Your trip to the grocery store is about to get easier.
Starting this summer, a new meat-labeling system will be cutting through the confusion to make it easier to know what you are buying.
Ag Reporter Sarah Gustin has the story.
Your favorite flavor just got a new name.
(Nancy Jo Bateman / ND Beef Commission) "If there is flat iron that is their favorite cut at a restaurant, they can find a flat iron in the meat case. They aren't looking for a beef top blade boneless steak.
There are roughly 350 different cuts of beef or pork to choose from and sometimes it's tough know which cut to buy.
The U.S. meat industry is renaming those cuts to mirror the names you are used to ordering at a restaurant.
(Nancy Jo Bateman / ND Beef Commission) "If they go to a restaurant and there favorite steak is a new York strip--why can't they walk to the meat cause and find a New York Strip. That is one of the motivations behind this program to try and make customer and consumer friendly names across the board."
(Sarah Gustin / firstname.lastname@example.org) "And the new cut names extends beyond the beef case, even into the pork section. Now instead of seeing a pork butt, you'll see a Boston shoulder roast."
(Nancy Jo Bateman / ND Beef Commission)"This is going to be a red meat program. beef pork lamb and veal."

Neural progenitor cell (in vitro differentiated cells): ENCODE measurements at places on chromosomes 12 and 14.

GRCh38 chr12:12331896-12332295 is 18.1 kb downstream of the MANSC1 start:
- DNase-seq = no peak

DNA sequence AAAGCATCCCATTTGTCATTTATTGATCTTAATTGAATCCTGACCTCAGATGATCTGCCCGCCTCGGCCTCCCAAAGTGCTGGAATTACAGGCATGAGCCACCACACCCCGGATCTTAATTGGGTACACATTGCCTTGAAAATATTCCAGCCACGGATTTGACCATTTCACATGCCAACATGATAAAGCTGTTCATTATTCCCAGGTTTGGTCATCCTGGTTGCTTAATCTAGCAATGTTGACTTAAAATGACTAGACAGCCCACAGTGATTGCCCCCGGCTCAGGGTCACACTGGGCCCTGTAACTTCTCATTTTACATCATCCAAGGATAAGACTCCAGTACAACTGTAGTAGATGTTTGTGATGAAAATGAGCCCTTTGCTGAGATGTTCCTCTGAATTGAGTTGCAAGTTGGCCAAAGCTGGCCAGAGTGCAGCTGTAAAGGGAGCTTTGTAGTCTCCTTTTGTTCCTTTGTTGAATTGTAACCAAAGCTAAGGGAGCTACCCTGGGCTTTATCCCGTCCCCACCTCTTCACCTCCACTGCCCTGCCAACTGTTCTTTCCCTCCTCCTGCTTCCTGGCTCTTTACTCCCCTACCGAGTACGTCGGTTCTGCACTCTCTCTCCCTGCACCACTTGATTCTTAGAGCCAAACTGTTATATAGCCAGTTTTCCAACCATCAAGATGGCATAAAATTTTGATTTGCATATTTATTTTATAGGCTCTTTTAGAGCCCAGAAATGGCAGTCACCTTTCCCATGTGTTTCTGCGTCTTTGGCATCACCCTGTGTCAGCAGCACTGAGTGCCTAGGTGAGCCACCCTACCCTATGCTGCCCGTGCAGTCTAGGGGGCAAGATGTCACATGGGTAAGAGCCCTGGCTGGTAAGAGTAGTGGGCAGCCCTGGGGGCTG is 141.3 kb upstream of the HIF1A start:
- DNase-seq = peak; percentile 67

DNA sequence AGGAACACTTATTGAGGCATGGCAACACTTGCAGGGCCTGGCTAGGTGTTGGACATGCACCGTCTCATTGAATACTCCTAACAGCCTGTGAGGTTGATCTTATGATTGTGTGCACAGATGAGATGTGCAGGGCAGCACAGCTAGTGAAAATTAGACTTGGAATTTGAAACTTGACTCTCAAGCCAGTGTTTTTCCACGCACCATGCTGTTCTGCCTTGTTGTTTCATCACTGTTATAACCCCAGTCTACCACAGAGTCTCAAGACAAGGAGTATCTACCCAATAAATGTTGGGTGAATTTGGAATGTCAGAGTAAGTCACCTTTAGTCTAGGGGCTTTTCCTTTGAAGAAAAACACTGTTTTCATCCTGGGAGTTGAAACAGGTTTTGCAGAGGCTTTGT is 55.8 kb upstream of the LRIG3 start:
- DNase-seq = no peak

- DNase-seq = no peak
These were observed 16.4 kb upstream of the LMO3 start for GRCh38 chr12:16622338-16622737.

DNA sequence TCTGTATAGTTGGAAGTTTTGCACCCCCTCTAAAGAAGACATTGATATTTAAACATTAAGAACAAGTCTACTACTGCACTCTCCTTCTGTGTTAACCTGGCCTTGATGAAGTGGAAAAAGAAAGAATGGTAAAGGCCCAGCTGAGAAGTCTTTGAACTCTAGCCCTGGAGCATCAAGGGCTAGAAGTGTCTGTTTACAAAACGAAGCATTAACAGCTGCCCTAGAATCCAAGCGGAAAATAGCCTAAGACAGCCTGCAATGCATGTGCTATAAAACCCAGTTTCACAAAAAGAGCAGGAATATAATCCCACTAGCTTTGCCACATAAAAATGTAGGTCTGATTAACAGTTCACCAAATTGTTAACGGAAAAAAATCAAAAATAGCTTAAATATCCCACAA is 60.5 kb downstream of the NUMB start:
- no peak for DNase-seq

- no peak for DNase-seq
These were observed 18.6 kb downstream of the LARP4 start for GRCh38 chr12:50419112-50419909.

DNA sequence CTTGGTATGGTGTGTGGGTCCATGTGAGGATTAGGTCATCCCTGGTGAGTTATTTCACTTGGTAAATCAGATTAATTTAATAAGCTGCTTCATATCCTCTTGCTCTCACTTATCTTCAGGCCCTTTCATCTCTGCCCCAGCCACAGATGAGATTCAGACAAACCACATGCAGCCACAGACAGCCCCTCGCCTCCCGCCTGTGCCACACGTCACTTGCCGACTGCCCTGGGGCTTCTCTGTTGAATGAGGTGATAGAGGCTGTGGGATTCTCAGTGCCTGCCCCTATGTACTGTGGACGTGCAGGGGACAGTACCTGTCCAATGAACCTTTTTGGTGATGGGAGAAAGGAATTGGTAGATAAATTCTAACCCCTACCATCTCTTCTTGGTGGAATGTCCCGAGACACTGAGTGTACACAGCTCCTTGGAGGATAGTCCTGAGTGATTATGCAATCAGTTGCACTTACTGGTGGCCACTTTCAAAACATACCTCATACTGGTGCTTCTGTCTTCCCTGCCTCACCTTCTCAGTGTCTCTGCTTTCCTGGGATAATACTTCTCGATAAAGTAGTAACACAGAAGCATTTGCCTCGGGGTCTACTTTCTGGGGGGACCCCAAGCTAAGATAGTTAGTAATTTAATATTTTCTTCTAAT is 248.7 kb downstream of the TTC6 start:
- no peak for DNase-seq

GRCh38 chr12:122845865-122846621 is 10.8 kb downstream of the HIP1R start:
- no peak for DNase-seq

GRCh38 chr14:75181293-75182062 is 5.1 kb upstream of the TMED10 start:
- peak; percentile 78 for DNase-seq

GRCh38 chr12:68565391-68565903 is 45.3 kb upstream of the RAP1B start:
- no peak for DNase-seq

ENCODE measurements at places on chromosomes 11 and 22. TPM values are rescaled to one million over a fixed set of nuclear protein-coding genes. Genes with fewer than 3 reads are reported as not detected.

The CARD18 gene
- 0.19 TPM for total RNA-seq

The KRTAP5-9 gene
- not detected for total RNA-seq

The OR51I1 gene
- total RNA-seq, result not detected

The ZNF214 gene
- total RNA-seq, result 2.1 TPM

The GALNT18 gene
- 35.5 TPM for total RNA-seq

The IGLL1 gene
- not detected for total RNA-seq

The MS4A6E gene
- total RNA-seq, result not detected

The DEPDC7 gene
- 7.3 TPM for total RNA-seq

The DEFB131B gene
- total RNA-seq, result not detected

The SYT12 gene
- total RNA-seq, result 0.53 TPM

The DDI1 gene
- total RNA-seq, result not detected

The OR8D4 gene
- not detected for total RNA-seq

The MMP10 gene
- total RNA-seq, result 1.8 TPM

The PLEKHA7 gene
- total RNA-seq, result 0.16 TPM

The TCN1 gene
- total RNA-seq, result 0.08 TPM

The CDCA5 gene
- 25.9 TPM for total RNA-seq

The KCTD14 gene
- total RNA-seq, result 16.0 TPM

Research shows consumers are known to continually buy the 3 or 4 cuts they know best.
While the program is voluntary, Bateman says currently 85% of meat departments across the country use a similar naming system in their meat case.
(Nancy Jo Bateman / ND Beef Commission) "A lot of very progressive retailers, some we even have right here in this market have already taken the step above and you will find a new York strip steak not a top loin steak, you'll find a flat iron steak, not a boneless top blade steak. They've already helped consumers take that next step."
Here's an example of a sample label--Common name, characteristics and the best way to cook it.
(Nancy Jo Bateman / ND Beef Commission) "A little bit of advice for the consumer to take that steak home and put it on the grill or maybe it's a steak that needs to marinated or tenderized and they will have a little bit more advice in there. The ultimate objective is that when they eat that steak or that cut of beef or pork that they have a really good eating experience."
The new labeling system was put together by the U.S. Department of Agriculture, National Pork Board and Beef Check-Off Program, watch for it this grilling season.